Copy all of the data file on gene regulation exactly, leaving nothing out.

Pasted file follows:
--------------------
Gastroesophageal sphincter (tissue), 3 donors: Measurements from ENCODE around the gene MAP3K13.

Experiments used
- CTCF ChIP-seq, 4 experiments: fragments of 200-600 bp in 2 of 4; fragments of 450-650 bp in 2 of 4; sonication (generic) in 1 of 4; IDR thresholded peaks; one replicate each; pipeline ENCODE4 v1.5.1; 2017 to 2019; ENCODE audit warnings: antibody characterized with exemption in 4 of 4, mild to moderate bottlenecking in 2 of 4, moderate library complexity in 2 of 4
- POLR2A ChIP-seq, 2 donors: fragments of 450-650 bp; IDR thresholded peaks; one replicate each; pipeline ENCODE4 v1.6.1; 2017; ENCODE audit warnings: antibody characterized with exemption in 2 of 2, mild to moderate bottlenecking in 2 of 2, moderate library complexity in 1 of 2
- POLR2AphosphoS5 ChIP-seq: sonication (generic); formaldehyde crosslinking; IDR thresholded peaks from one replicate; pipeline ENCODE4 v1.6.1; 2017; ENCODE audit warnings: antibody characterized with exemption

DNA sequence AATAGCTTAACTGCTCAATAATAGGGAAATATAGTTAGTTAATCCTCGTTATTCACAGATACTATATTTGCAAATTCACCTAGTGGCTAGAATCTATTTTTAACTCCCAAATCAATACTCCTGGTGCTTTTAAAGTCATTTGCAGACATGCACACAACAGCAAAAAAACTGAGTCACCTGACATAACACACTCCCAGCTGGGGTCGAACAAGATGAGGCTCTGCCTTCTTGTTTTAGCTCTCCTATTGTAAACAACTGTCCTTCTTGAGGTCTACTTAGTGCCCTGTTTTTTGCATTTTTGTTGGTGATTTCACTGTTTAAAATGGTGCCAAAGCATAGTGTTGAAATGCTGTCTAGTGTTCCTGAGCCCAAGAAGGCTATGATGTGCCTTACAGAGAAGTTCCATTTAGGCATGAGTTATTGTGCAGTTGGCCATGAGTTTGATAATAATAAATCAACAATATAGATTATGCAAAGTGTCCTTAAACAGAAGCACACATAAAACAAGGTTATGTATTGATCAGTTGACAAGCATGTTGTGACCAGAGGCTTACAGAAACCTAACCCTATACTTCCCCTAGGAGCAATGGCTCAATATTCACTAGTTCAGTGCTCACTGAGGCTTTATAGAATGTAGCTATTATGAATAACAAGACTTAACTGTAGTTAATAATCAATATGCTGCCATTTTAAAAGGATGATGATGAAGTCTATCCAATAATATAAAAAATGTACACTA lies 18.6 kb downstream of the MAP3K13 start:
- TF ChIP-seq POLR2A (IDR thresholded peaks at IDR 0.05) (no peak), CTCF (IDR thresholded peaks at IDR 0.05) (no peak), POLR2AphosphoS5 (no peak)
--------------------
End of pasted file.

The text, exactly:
Gastroesophageal sphincter (tissue), 3 donors: Measurements from ENCODE around the gene MAP3K13.

Experiments used
- CTCF ChIP-seq, 4 experiments: fragments of 200-600 bp in 2 of 4; fragments of 450-650 bp in 2 of 4; sonication (generic) in 1 of 4; IDR thresholded peaks; one replicate each; pipeline ENCODE4 v1.5.1; 2017 to 2019; ENCODE audit warnings: antibody characterized with exemption in 4 of 4, mild to moderate bottlenecking in 2 of 4, moderate library complexity in 2 of 4
- POLR2A ChIP-seq, 2 donors: fragments of 450-650 bp; IDR thresholded peaks; one replicate each; pipeline ENCODE4 v1.6.1; 2017; ENCODE audit warnings: antibody characterized with exemption in 2 of 2, mild to moderate bottlenecking in 2 of 2, moderate library complexity in 1 of 2
- POLR2AphosphoS5 ChIP-seq: sonication (generic); formaldehyde crosslinking; IDR thresholded peaks from one replicate; pipeline ENCODE4 v1.6.1; 2017; ENCODE audit warnings: antibody characterized with exemption

DNA sequence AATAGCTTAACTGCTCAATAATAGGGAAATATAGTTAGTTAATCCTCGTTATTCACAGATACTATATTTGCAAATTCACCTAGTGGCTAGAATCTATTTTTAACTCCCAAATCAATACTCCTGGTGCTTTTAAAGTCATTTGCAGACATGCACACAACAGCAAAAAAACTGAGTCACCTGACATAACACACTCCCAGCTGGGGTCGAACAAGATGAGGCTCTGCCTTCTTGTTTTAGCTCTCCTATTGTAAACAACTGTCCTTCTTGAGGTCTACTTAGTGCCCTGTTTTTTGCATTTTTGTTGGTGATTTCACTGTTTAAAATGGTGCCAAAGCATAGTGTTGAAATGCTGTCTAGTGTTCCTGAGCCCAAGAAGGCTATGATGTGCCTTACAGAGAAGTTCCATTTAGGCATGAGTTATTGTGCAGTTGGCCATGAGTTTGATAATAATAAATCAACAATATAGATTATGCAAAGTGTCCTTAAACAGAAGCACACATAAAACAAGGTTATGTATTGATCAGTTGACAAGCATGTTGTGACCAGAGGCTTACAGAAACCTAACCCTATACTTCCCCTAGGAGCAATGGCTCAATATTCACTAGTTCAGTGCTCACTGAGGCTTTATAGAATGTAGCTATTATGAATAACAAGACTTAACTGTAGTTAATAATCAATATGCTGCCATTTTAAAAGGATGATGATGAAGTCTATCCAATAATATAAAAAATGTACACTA lies 18.6 kb downstream of the MAP3K13 start:
- TF ChIP-seq POLR2A (IDR thresholded peaks at IDR 0.05) (no peak), CTCF (IDR thresholded peaks at IDR 0.05) (no peak), POLR2AphosphoS5 (no peak)